Gravely wounded at the end of 1634-Return to the New World, Françoise Langlois must fight for her life while the fledgling French colony of Québec must fight for its as the Indian nations enlarge their wars with each other along their new European neighbors. Follow Françoise along with her French-Canadian compatriots as they struggle against all odds to retain and grow their place in the New World.
Historical fiction novel.
An enigmatic young woman emerges from a life of bad circumstances and worse luck, finding herself with a small group of French families traveling to the New world where they will prosper as the early prominent families of Canada.
Historical fiction
1704, the Puritan Massachusetts frontier: The small village of newly wed Elizabeth Price is raided by Indians. She is taken along with 100 of her neighbors and marched through the brutal snows of winter to Montreal where she must begin a new life.
Fiction, Medical intrigue
Convinced they are receiving the finest of care, seniors are being trapped in an inescapable maze while Medicare is being bilked for billions.
Greed and lust breed outrageous healthcare fraud in the rich suburbs of The Motor City.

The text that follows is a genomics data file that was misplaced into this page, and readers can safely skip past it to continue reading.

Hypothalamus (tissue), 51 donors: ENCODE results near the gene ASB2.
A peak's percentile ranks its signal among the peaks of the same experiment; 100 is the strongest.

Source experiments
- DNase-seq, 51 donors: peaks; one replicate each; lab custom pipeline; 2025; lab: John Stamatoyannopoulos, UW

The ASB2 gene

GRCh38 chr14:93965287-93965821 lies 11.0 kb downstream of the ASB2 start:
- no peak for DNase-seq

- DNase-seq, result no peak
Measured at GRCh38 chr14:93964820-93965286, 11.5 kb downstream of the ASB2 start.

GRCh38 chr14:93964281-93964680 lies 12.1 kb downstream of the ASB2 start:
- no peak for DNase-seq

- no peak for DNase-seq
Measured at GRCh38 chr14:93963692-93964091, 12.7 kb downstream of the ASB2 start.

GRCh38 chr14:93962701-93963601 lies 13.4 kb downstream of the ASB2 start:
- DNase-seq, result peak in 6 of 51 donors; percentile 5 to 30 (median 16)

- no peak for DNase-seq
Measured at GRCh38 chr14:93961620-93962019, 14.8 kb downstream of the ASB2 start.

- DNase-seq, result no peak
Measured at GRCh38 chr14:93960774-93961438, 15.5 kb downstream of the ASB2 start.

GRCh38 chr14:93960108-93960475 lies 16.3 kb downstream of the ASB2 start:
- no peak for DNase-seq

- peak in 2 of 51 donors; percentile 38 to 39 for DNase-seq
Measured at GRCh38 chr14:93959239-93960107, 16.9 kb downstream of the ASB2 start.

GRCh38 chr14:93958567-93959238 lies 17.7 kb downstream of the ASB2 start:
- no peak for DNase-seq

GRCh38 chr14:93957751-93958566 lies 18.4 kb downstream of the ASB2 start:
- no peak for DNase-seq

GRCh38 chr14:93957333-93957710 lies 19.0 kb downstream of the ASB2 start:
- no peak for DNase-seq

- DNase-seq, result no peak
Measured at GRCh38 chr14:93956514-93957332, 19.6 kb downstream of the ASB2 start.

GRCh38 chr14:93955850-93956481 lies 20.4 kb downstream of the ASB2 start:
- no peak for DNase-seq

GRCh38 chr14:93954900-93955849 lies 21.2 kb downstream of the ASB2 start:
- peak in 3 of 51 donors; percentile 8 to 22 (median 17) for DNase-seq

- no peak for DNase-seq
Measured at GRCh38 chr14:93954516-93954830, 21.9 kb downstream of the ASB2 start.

Fast-paced thriller of outrageous healthcare fraud set in Detroit's inner city.
A young man leaves his home in France for the unknown wilderness of Quebec.
Historical Fiction
Jean-Baptiste Allard follows Antoine Cadillac to the frontiers of New France.
The Allard family battles in vain to save Quebec from the British.
Young Jacques Allard leaves Quebec forever to follow the wilderness ultimately making his family home in the outpost of Detroit.
Jacques Allard and his son follow Lewis and Clark to the sea, returning to find Detroit in ashes.
Young widow, Therese Allard, finds romance and adventure while helping to build Detroit's famous Underground Railroad.
Detroit's young men march off to join the Civil War, returning to began the Industrial Revolution
Detroit during Prohibition, the Great Depression and two World Wars becomes the Motor City.